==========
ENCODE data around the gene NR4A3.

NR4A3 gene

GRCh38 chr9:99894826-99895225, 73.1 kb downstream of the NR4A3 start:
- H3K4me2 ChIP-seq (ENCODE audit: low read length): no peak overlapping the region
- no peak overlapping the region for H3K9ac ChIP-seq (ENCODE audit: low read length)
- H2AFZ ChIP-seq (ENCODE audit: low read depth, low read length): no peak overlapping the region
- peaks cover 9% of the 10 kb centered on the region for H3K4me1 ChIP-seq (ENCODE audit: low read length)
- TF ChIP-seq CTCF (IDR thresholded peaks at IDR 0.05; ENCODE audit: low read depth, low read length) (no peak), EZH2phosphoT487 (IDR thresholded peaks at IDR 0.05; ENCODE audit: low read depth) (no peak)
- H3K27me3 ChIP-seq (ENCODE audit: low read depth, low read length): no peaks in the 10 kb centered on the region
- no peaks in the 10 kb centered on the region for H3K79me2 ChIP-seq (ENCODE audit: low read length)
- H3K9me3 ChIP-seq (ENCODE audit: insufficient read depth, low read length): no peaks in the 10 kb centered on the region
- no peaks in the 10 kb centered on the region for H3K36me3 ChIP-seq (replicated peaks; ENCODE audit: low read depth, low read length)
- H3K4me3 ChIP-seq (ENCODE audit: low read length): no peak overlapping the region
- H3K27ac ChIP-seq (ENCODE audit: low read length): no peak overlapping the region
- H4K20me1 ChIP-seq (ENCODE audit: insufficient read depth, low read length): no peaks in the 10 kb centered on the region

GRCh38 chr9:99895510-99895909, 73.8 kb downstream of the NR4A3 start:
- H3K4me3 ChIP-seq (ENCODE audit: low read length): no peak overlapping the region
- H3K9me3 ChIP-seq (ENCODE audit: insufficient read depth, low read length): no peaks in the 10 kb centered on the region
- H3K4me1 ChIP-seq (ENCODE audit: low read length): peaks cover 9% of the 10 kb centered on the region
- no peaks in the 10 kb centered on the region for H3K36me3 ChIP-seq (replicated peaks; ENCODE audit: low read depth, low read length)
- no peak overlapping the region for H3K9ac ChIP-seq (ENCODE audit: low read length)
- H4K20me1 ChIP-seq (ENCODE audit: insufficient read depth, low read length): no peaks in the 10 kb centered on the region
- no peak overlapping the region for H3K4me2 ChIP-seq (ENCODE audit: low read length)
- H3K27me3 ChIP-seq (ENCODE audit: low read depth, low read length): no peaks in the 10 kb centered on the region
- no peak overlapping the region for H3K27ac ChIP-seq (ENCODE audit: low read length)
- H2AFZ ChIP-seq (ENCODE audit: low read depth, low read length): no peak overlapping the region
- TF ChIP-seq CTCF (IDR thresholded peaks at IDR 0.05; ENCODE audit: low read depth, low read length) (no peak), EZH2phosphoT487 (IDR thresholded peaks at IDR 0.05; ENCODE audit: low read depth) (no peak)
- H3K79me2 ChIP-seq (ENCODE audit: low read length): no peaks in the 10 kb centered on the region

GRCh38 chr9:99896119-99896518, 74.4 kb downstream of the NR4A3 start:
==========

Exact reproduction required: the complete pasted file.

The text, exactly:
ENCODE data around the gene NR4A3.

NR4A3 gene

GRCh38 chr9:99894826-99895225, 73.1 kb downstream of the NR4A3 start:
- H3K4me2 ChIP-seq (ENCODE audit: low read length): no peak overlapping the region
- no peak overlapping the region for H3K9ac ChIP-seq (ENCODE audit: low read length)
- H2AFZ ChIP-seq (ENCODE audit: low read depth, low read length): no peak overlapping the region
- peaks cover 9% of the 10 kb centered on the region for H3K4me1 ChIP-seq (ENCODE audit: low read length)
- TF ChIP-seq CTCF (IDR thresholded peaks at IDR 0.05; ENCODE audit: low read depth, low read length) (no peak), EZH2phosphoT487 (IDR thresholded peaks at IDR 0.05; ENCODE audit: low read depth) (no peak)
- H3K27me3 ChIP-seq (ENCODE audit: low read depth, low read length): no peaks in the 10 kb centered on the region
- no peaks in the 10 kb centered on the region for H3K79me2 ChIP-seq (ENCODE audit: low read length)
- H3K9me3 ChIP-seq (ENCODE audit: insufficient read depth, low read length): no peaks in the 10 kb centered on the region
- no peaks in the 10 kb centered on the region for H3K36me3 ChIP-seq (replicated peaks; ENCODE audit: low read depth, low read length)
- H3K4me3 ChIP-seq (ENCODE audit: low read length): no peak overlapping the region
- H3K27ac ChIP-seq (ENCODE audit: low read length): no peak overlapping the region
- H4K20me1 ChIP-seq (ENCODE audit: insufficient read depth, low read length): no peaks in the 10 kb centered on the region

GRCh38 chr9:99895510-99895909, 73.8 kb downstream of the NR4A3 start:
- H3K4me3 ChIP-seq (ENCODE audit: low read length): no peak overlapping the region
- H3K9me3 ChIP-seq (ENCODE audit: insufficient read depth, low read length): no peaks in the 10 kb centered on the region
- H3K4me1 ChIP-seq (ENCODE audit: low read length): peaks cover 9% of the 10 kb centered on the region
- no peaks in the 10 kb centered on the region for H3K36me3 ChIP-seq (replicated peaks; ENCODE audit: low read depth, low read length)
- no peak overlapping the region for H3K9ac ChIP-seq (ENCODE audit: low read length)
- H4K20me1 ChIP-seq (ENCODE audit: insufficient read depth, low read length): no peaks in the 10 kb centered on the region
- no peak overlapping the region for H3K4me2 ChIP-seq (ENCODE audit: low read length)
- H3K27me3 ChIP-seq (ENCODE audit: low read depth, low read length): no peaks in the 10 kb centered on the region
- no peak overlapping the region for H3K27ac ChIP-seq (ENCODE audit: low read length)
- H2AFZ ChIP-seq (ENCODE audit: low read depth, low read length): no peak overlapping the region
- TF ChIP-seq CTCF (IDR thresholded peaks at IDR 0.05; ENCODE audit: low read depth, low read length) (no peak), EZH2phosphoT487 (IDR thresholded peaks at IDR 0.05; ENCODE audit: low read depth) (no peak)
- H3K79me2 ChIP-seq (ENCODE audit: low read length): no peaks in the 10 kb centered on the region

GRCh38 chr9:99896119-99896518, 74.4 kb downstream of the NR4A3 start: